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Tradable

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Definition of Tradable

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Tradable

Good or service that is capable of being traded.



Related Terms:

Non-tradables

Refer to goods and services produced and consumed domestically that are not close
substitutes to import or export goods and services.


Float

The number of shares that are actively tradable in the market, excluding shares that are held by officers
and major stakeholders that have agreements not to sell until someone else is offered the stock.


All or none

Requirement that none of an order be executed unless all of it can be executed at the specified price.


All-or-none underwriting

An arrangement whereby a security issue is canceled if the underwriter is unable
to re-sell the entire issue.


Availability float

Checks deposited by a company that have not yet been cleared.



availability float

Checks already deposited that have not yet been cleared.


Bank collection float

The time that elapses between when a check is deposited into a bank account and when the funds are available to the depositor, during which period the bank is collecting payment from the payer's bank.


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Clean Float

A flexible exchange rate system in which the government does not intervene.


Collection float

The negative float that is created between the time when you deposit a check in your account
and the time when funds are made available.


Corporate processing float

The time that elapses between receipt of payment from a customer and the
depositing of the customer's check in the firm's bank account; the time required to process customer
payments.


Dirty float

A system of floating exchange rates in which the government occasionally intervenes to change
the direction of the value of the country's currency.


Dirty Float

A flexible exchange rate system in which the government intervenes.


Disbursement float

A decrease in book cash but no immediate change in bank cash, generated by checks
written by the firm.


Floater

floating rate bond.


Floating Charge

Charge or assignment on a company's total assets as security for a loan on total assets without specifying specific assets.


Floating exchange rate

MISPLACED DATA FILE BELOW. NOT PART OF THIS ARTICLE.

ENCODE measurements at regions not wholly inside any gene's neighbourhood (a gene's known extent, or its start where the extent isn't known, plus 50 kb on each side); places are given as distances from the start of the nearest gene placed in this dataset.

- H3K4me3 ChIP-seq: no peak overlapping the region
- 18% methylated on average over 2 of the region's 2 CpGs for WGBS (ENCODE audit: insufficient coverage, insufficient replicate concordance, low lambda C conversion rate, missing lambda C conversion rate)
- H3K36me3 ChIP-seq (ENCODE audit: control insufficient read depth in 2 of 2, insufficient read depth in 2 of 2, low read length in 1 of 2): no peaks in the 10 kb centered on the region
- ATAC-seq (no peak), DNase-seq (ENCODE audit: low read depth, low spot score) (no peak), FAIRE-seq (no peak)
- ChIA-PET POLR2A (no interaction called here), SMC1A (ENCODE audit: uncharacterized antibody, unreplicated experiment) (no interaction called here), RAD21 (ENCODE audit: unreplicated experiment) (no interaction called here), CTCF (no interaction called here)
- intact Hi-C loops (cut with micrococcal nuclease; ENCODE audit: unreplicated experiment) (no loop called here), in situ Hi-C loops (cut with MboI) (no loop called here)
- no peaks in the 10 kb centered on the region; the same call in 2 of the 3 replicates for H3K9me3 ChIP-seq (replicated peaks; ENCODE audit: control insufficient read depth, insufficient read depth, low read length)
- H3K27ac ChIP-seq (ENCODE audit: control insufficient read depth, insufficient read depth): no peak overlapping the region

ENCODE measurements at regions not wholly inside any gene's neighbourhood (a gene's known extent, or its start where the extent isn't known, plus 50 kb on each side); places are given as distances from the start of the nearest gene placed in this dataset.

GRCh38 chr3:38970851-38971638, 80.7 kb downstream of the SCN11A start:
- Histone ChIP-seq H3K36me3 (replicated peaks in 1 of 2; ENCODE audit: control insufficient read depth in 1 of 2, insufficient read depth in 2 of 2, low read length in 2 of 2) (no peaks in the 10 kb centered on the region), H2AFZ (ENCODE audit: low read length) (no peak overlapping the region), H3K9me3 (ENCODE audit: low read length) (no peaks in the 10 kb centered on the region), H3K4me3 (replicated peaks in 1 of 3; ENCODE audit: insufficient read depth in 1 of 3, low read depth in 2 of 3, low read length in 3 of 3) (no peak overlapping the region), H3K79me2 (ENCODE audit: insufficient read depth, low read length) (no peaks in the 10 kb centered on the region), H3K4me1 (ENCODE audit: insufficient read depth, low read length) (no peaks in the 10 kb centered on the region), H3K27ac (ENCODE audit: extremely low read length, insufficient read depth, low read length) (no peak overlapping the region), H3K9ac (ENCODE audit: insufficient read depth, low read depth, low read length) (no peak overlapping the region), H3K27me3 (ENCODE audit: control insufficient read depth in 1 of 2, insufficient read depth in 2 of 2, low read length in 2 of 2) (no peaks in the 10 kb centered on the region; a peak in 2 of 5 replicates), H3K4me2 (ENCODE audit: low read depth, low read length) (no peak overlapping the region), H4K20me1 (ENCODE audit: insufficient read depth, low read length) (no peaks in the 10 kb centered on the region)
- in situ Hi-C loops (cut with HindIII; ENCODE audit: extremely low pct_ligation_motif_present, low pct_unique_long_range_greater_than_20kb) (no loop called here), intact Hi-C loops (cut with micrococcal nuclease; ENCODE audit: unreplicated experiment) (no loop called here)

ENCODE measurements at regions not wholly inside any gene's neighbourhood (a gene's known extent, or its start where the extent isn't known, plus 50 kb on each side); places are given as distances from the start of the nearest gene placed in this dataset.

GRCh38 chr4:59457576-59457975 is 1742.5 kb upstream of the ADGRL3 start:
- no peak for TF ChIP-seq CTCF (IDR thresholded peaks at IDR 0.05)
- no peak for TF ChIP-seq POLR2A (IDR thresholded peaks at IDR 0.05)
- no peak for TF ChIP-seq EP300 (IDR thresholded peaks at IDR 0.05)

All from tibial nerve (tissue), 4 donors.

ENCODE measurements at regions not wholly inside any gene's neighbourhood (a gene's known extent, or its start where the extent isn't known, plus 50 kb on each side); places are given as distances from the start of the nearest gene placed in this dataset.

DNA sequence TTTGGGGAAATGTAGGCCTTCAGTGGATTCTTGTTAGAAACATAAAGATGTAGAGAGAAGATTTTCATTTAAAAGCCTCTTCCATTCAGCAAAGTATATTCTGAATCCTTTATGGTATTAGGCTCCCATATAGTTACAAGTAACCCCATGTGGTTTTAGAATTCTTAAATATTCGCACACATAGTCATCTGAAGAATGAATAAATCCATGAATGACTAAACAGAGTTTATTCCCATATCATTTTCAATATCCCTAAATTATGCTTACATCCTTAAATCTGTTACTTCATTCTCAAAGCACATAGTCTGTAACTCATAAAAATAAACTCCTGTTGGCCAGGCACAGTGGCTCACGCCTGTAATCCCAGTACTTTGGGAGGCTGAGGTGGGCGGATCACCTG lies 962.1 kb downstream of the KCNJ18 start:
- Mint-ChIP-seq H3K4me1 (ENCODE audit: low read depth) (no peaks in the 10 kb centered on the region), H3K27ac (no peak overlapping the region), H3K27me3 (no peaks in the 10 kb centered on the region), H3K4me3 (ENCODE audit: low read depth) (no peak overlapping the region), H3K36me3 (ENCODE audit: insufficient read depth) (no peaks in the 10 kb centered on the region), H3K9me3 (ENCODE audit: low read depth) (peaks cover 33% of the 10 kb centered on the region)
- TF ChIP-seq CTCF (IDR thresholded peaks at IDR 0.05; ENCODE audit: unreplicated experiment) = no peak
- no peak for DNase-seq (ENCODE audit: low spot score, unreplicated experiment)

A country's decision to allow its currency value to freely change. The currency is not
constrained by central bank intervention and does not have to maintain its relationship with another currency
in a narrow band. The currency value is determined by trading in the foreign exchange market.


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Floating Exchange Rate

See flexible exchange rate.


Floating Interest Rate

A rate that fluctuates with general market condition.



Floating lien

General lien against a company's assets or against a particular class of assets.


Floating-rate contract

A guaranteed investment contract where the credit rating is tied to some variable
("floating") interest rate benchmark, such as a specific-maturity Treasury yield.


Floating-rate note (FRN)

Note whose interest payment varies with short-term interest rates.


Floating-rate payer

In an interest rate swap, the counterparty who pays a rate based on a reference rate,
usually in exchange for a fixed-rate payment


Floating-rate preferred

Preferred stock paying dividends that vary with short-term interest rates.


floating-rate security

Security paying dividends or interest that vary with short-term interest rates.


Floating supply

The amount of securities believed to be available for immediate purchase, that is, in the
hands of dealers and investors wanting to sell.


Free float

An exchange rate system characterized by the absence of government intervention. Also known as
clean float.


In-house processing float

Refers to the time it takes the receiver of a check to process the payment and
deposit it in a bank for collection.


Inverse floating rate note

A variable rate security whose coupon rate increases as a benchmark interest rate declines.



Mail float

Refers to the part of the collection and disbursement process where checks are trapped in the postal system.


Managed float

Also known as "dirty" float, this is a system of floating exchange rates with central bank
intervention to reduce currency fluctuations.


Monetary / non-monetary method

Under this translation method, monetary items (e.g. cash, accounts
payable and receivable, and long-term debt) are translated at the current rate while non-monetary items (e.g.
inventory, fixed assets, and long-term investments) are translated at historical rates.


Net float

Sum of disbursement float and collection float.


net float

Difference between payment float and availability float.


Non-cumulative preferred stock

Preferred stock whose holders must forgo dividend payments when the
company misses a dividend payment.
Related: Cumulative preferred stock


Non-financial services

Include such things as freight, insurance, passenger services, and travel.


Non-insured plans

Defined benefit pension plans that are not guaranteed by life insurance products. Related:
insured plans


Non-Medical Limit

This is the maximum value of a policy that an insurance company will issue without the applicant taking a medical examination, although medical questions are invariably asked during the application process. When a non-medical issue is made through group insurance, in most cases, medical data is not requested at all.


non-negativity constraint

a restriction in a linear programming
problem stating that negative values for physical
quantities cannot exist in a solution


Non-parallel shift in the yield curve